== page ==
Working with former Representative Charles Wilson, a Democrat from Texas, Mr. Avrakotos eventually controlled more than 70 percent of the CIA's annual expenditures for covert operations, funneling it through intermediaries to the mujahideen. As a result, the tribesmen drove the Soviets out of Afghanistan, and the long Cold War shuddered toward an end.
Those weapons later were used in a civil war in Afghanistan before the Taliban took control. Critics noted that those weapons probably were still in use, both in support of and against US troops, when the United States went to war in Afghanistan in 2001.

Mr. Avrakotos, whose thermonuclear approach to internal politics twice led him to coarsely insult the CIA's European division director, lost his position just as the Stinger antiaircraft missile launchers downed the first Soviet gunships. He was transferred to an African assignment and retired shortly thereafter, in 1989.

Mr. Avrakotos remained obscure until 2003, when ''60 Minutes" producer George Crile published ''Charlie Wilson's War," a best-selling description of how Wilson and Mr. Avrakotos strong-armed Congress and the bureaucracy into supporting the cause of the mujahideen. He may become still better known: Tom Hanks has bought the rights to turn the book into a movie.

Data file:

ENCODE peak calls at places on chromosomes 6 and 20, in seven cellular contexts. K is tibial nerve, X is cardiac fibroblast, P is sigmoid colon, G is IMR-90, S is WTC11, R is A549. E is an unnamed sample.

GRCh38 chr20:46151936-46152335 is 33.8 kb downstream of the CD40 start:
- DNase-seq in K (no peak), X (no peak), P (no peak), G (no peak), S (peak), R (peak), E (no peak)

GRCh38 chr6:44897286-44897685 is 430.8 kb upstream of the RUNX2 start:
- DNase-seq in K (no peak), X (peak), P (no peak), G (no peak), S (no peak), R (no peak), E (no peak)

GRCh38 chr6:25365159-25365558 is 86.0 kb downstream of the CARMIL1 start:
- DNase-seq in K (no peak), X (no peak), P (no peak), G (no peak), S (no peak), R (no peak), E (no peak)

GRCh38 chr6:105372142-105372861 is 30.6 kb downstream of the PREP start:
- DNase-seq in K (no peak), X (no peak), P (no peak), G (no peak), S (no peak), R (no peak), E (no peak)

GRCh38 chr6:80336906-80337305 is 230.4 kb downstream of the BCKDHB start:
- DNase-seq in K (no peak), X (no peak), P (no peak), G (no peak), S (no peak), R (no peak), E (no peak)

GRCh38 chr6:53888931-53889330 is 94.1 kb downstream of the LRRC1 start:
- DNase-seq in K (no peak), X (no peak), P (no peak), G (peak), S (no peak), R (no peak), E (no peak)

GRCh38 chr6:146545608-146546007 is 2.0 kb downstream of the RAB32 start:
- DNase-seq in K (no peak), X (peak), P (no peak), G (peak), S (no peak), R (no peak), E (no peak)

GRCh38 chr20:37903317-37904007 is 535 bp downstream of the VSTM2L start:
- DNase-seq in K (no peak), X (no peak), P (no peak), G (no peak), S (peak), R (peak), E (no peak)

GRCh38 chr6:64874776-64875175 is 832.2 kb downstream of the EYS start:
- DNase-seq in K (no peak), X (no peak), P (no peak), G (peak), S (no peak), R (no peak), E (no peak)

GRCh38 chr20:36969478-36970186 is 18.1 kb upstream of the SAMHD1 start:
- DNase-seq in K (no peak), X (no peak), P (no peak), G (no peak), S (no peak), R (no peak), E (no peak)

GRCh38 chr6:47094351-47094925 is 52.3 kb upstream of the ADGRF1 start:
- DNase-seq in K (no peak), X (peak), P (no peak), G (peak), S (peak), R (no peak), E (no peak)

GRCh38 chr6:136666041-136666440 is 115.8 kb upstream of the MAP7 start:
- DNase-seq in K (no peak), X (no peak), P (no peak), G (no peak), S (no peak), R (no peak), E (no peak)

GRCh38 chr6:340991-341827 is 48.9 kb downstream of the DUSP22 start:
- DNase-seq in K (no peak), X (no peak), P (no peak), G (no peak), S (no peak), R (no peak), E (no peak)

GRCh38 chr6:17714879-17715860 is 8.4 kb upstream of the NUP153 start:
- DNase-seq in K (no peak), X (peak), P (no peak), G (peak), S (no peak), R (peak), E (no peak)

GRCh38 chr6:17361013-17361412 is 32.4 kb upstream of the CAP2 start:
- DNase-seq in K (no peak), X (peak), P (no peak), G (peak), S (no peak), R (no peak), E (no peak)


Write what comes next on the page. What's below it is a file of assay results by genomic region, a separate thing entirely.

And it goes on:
Mr. Avrakotos was born in Aliquippa, Pa., the son of Greek immigrants, and attended Carnegie Institute of Technology until family finances forced him to leave after two years. He worked in a local steel mill, then sold beer and cigarettes to ethnic taverns throughout western Pennsylvania, learning to banter with the first-generation immigrants from eastern and central Europe. He returned to college and graduated from the University of Pittsburgh.